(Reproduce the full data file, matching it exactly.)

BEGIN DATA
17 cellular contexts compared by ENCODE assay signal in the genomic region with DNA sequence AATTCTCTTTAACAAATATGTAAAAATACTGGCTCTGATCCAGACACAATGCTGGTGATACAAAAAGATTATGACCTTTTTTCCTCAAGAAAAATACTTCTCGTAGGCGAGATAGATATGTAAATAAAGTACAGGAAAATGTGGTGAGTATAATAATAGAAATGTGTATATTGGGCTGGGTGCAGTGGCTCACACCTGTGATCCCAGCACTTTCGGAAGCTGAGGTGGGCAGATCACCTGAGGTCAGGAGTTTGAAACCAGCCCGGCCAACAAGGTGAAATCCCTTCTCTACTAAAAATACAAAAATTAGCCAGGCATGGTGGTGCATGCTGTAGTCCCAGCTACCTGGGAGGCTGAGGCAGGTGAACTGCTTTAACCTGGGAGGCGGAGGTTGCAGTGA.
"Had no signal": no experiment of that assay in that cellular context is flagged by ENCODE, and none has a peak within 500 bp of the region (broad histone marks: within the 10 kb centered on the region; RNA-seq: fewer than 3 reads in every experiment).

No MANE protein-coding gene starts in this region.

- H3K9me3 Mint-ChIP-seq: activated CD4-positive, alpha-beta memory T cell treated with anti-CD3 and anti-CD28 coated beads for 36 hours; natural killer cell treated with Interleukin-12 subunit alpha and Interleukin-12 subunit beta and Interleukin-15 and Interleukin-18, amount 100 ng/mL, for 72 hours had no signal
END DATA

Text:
17 cellular contexts compared by ENCODE assay signal in the genomic region with DNA sequence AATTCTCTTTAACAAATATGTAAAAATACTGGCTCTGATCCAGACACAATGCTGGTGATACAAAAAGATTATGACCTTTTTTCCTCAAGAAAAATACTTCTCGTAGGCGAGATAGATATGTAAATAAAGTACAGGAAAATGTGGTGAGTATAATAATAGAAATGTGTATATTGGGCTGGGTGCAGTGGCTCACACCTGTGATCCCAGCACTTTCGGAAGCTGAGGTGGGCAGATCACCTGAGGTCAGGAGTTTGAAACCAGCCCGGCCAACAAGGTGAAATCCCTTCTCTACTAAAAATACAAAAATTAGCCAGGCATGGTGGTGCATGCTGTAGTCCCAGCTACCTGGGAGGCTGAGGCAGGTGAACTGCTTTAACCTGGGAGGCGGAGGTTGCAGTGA.
"Had no signal": no experiment of that assay in that cellular context is flagged by ENCODE, and none has a peak within 500 bp of the region (broad histone marks: within the 10 kb centered on the region; RNA-seq: fewer than 3 reads in every experiment).

No MANE protein-coding gene starts in this region.

- H3K9me3 Mint-ChIP-seq: activated CD4-positive, alpha-beta memory T cell treated with anti-CD3 and anti-CD28 coated beads for 36 hours; natural killer cell treated with Interleukin-12 subunit alpha and Interleukin-12 subunit beta and Interleukin-15 and Interleukin-18, amount 100 ng/mL, for 72 hours had no signal